The Influence of Attention Set, Working Memory Capacity, and Expectations on Inattentional Blindness

Carina Kreitz, Philip Furley, Daniel Memmert, Daniel J. Simons

Research output: Contribution to journalArticlepeer-review

Abstract

The probability of inattentional blindness, the failure to notice an unexpected object when attention is engaged on some primary task, is influenced by contextual factors like task demands, features of the unexpected object, and the observer’s attention set. However, predicting who will notice an unexpected object and who will remain inattentionally blind has proven difficult, and the evidence that individual differences in cognition affect noticing remains ambiguous. We hypothesized that greater working memory capacity might modulate the effect of attention sets on noticing because working memory is associated with the ability to focus attention selectively. People with greater working memory capacity might be better able to attend selectively to target items, thereby increasing the chances of noticing unexpected objects that were similar to the attended items while decreasing the odds of noticing unexpected objects that differed from the attended items. Our study (N = 120 participants) replicated evidence that task-induced attention sets modulate noticing but found no link between noticing and working memory capacity. Our results are largely consistent with the idea that individual differences in working memory capacity do not predict noticing of unexpected objects in an inattentional blindness task.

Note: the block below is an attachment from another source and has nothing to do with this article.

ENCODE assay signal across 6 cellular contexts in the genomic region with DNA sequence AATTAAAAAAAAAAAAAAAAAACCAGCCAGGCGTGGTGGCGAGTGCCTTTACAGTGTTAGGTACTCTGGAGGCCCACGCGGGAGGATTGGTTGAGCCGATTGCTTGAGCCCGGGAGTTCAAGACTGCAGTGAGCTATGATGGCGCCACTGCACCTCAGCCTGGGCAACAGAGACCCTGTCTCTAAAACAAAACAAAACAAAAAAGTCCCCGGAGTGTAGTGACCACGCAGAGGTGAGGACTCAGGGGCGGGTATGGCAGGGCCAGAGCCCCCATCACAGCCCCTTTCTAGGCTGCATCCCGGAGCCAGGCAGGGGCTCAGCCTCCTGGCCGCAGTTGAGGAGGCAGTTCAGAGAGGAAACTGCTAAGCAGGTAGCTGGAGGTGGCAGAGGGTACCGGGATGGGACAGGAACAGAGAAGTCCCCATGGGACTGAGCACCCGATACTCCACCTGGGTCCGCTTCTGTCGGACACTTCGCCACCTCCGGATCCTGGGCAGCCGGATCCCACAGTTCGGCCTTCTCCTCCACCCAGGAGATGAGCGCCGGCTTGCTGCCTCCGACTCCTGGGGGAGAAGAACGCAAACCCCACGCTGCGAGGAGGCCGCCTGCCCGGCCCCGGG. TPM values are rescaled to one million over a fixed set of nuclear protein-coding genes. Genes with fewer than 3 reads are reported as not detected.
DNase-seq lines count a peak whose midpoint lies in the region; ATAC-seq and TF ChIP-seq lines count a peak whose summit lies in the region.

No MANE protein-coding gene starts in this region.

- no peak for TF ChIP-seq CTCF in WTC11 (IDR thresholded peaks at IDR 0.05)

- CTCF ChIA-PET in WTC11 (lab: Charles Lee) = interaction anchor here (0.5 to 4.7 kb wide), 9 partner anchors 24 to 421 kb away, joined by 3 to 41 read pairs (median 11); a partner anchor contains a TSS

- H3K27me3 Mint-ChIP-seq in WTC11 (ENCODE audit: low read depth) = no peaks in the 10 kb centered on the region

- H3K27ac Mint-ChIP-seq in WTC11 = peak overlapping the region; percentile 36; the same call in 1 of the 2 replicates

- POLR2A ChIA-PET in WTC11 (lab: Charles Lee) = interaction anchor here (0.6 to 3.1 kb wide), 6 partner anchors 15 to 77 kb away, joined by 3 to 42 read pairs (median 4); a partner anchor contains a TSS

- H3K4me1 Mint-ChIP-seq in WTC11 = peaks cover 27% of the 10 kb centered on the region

Original languageEnglish (US)
Pages (from-to)386-399
Number of pages14
JournalPerception
Volume45
Issue number4
DOIs
StatePublished - 2016

Keywords

  • attention set
  • expectation
  • inattentional blindness
  • working memory

ASJC Scopus subject areas

  • Experimental and Cognitive Psychology
  • Ophthalmology
  • Sensory Systems
  • Artificial Intelligence

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